For advice on interpretation of results or reports please contact Blood Bank in the first instance however we may recommend that you speak to a Consultant/Registrar if the enquiry is of a clinical nature.

Blood Bank Telephone Numbers:

  • BHH Ext. 40705 / 40706
  • SOL Ext. 44527
  • GHH Ext. 49290 / 49213

 

 

Blood Bank Hours of Opening

Written by Craig Webster on .

Core hours

Monday - Friday:

  • Heartlands hospital 08:00 – 21:30
  • Good Hope hospital 09:00 – 17:30
  • Solihull hospital 09:00 – 17:30
Beyond these times a service is available via bleep BHH/SOL 2449 and GHH 8779. There is not a BMS on site at Solihull hospital. If blood products are required beyond core hours, requests must be made through the Heartlands bleep.
 

Group and Save - Two Sample Rule

Written by Mark Hill on .

With effect from 1st September 2016, Blood Bank are introducing the two sample rule for requests for blood and blood components (blood, fresh frozen plasma, cryoprecipitate, platelets, granulocytes).

What is the two sample rule?

Blood Bank need to ensure that there are two distinct samples from a patient that have generated the same blood group from both samples. If Blood Bank have seen the patient before and already have a historic blood group (after 20thOctober 2015) then you only need to make a request for group and save or X-match as you normally do. If the patient has no previous records in Blood Bank then you MUST repeat the group and save or X-match with a second sample.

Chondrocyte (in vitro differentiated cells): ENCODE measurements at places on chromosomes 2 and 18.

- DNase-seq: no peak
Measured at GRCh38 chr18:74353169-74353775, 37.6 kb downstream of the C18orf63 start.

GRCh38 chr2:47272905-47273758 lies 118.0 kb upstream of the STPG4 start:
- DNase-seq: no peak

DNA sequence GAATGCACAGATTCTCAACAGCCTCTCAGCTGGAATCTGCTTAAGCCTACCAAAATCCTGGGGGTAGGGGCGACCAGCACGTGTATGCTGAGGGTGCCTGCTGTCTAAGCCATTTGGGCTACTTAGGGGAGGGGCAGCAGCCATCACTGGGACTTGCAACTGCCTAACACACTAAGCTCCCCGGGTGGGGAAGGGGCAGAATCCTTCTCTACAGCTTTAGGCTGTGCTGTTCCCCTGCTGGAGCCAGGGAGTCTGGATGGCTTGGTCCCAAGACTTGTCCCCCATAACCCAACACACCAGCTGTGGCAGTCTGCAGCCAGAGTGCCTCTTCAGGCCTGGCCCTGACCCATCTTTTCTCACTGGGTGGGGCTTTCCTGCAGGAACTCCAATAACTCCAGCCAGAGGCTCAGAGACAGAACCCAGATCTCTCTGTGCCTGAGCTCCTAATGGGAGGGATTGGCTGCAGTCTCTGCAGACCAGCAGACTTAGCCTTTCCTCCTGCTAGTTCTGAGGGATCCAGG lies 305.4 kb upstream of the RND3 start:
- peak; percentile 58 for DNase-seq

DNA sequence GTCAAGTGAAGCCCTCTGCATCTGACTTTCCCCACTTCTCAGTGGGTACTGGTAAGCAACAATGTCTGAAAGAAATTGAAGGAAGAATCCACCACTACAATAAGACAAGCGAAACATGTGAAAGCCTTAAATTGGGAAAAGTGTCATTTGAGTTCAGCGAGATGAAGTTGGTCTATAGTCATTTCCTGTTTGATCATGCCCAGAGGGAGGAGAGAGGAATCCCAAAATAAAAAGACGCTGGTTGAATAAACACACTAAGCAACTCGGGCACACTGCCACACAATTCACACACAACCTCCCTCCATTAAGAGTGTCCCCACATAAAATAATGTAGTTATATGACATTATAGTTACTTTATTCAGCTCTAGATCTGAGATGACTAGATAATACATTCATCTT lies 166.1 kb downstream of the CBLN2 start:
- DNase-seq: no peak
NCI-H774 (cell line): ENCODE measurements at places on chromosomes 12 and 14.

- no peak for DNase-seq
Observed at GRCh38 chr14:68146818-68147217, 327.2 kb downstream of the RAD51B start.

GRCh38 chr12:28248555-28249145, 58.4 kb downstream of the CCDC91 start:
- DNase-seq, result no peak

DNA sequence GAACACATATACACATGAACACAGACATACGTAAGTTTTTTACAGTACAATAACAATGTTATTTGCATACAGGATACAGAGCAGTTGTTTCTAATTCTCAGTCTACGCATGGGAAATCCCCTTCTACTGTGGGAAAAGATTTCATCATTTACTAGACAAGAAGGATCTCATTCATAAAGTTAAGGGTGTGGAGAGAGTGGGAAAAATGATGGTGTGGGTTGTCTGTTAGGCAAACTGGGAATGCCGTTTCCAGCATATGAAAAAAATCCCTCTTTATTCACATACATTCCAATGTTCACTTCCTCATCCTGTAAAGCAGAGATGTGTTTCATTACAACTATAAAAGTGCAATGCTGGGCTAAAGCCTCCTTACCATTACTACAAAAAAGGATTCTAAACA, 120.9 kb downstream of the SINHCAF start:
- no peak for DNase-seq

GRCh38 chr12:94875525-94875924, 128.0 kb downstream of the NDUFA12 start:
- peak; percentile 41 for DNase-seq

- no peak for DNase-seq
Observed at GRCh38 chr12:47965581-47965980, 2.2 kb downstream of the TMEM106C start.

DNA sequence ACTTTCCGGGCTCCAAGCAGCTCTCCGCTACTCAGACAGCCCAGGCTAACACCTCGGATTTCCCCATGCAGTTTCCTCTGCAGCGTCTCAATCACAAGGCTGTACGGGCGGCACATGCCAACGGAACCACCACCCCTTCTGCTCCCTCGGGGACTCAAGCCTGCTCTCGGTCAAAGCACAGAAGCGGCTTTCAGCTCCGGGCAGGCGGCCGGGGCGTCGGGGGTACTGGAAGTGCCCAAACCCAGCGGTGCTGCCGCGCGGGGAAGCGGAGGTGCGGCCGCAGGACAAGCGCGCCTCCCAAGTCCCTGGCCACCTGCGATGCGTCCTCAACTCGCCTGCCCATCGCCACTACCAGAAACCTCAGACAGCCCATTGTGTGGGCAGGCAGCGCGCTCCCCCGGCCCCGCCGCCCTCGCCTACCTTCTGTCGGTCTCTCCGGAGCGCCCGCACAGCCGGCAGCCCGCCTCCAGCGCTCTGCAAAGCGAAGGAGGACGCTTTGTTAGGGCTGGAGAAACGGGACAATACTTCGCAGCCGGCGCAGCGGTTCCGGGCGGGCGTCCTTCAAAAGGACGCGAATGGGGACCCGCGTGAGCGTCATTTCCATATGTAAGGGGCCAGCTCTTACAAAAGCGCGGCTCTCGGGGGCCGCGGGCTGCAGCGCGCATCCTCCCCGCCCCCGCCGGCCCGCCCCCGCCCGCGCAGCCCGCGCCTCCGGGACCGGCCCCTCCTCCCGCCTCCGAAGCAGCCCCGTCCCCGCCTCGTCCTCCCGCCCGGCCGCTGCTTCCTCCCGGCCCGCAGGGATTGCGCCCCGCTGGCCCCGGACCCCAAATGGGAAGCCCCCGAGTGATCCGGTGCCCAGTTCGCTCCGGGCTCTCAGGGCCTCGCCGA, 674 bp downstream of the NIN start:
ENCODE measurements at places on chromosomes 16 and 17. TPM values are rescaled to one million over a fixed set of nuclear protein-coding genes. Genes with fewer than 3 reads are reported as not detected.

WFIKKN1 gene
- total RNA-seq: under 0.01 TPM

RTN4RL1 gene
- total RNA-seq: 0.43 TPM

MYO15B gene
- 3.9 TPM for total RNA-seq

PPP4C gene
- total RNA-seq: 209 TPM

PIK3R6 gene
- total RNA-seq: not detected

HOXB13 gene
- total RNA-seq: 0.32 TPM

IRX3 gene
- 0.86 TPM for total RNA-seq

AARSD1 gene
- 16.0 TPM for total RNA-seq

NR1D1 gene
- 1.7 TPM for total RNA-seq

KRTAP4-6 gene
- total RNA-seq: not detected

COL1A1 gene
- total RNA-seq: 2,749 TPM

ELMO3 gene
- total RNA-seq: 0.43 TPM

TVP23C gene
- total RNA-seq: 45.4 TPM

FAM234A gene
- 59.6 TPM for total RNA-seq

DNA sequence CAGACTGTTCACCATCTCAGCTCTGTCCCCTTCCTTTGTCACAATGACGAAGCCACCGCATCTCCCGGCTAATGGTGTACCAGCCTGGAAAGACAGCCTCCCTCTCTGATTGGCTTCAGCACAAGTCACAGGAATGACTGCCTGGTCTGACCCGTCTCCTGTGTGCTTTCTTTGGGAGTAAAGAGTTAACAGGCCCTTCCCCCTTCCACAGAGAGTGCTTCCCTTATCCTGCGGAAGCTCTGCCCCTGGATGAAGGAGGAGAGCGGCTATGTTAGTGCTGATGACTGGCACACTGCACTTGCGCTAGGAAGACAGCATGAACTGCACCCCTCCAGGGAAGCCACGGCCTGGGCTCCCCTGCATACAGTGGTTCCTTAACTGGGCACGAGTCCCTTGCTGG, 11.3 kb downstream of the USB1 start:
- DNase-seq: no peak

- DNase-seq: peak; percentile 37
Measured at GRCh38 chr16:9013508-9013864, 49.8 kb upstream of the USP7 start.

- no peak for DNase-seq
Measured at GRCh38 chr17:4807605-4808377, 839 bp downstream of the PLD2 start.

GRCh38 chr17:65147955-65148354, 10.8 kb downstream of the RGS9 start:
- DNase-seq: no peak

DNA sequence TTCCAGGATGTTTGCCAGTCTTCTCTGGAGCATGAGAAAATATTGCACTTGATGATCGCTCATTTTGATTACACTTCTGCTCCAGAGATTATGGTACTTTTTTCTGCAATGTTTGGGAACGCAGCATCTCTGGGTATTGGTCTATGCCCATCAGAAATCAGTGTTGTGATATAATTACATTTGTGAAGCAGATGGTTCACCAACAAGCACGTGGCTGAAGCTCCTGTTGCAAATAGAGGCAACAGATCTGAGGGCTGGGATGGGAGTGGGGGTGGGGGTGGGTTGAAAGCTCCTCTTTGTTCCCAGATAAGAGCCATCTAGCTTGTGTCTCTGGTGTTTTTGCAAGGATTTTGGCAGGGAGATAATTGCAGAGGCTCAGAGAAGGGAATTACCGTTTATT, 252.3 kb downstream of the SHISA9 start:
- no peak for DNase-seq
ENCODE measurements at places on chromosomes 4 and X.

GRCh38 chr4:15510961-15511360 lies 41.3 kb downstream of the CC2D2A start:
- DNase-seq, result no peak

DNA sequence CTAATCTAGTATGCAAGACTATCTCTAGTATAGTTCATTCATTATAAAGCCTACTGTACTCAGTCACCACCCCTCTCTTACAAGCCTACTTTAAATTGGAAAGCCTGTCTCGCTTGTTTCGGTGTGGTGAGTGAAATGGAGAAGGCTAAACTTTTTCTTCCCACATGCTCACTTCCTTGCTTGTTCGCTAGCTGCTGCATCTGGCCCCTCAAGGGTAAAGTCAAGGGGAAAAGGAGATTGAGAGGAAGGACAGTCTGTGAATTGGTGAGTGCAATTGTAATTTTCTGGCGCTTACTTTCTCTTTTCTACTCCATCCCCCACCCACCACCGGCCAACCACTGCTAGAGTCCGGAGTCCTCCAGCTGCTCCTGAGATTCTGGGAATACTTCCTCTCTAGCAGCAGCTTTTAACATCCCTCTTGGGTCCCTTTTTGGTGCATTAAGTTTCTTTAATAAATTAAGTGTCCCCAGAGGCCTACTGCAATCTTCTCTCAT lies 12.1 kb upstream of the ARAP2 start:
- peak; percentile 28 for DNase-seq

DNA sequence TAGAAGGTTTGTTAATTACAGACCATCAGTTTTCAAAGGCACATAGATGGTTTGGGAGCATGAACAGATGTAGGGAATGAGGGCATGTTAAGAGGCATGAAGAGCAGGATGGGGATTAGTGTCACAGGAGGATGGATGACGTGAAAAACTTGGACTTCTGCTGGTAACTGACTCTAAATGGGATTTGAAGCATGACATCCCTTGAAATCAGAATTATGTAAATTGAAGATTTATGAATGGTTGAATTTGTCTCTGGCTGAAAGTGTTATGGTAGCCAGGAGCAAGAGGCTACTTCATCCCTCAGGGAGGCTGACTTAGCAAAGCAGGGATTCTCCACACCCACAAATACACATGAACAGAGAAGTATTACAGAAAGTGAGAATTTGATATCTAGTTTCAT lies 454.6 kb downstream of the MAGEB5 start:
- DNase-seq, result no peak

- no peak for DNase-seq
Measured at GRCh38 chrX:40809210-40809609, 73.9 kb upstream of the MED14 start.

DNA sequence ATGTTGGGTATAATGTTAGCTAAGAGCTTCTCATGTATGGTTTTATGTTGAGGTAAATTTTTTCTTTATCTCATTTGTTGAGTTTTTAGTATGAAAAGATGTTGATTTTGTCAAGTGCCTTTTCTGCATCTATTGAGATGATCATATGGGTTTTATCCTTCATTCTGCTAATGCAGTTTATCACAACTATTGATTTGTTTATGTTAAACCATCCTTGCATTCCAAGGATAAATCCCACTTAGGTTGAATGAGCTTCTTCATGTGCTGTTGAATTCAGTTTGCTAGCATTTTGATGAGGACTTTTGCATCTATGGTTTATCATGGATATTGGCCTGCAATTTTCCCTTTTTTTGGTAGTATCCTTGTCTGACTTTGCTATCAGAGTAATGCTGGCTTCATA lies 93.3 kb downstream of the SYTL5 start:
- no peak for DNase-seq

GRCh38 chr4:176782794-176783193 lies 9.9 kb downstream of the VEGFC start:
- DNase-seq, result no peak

Why is this rule being introduced?

Wrong blood in tube (WBIT) is a 'never event', it should not happen, however on occasions it does. The consequences of transfusing somebody with blood of the incorrect blood group is very serious and can lead to death. WBIT is a SHOT (Serious Hazards of Transfusion) reportable  incident. The two sample rule is a national guideline to improve patient safety when receiving transfusions.

How does the two sample rule work?

If the patient is not known to Blood Bank then the two sample rule is invoked. The two samples must come from separate venepuncture events and ideally should be carried out by two different people. Separate request forms should be completed for each sample. It is NOT acceptable to take two samples at one venepuncture event and send them to Blood Bank on separate request forms. This will not negate the possibility of WBIT. There is no limit on the time between samples as long as Blood Bank have a historic blood group on record after 20th October 2015.

How will I know if a second sample is required?

If you are unsure if Blood Bank already have a historic blood group you can check iCare or ICE for requests after 20thOctober 2015. If you are still unsure then please telephone Blood Bank on 40706 (BHH), 47279 (GHH) or 44527 (Sol).

What happens in an emergency situation?

If blood is required in an emergency eg massive bleed procedure invoked, the two sample rule will not apply however a second sample should be sent as soon as possible. Blood will be issued as per the massive bleed procedure and will not be delayed.

For more information and reports relating to transfusion safety please visit www.shotuk.org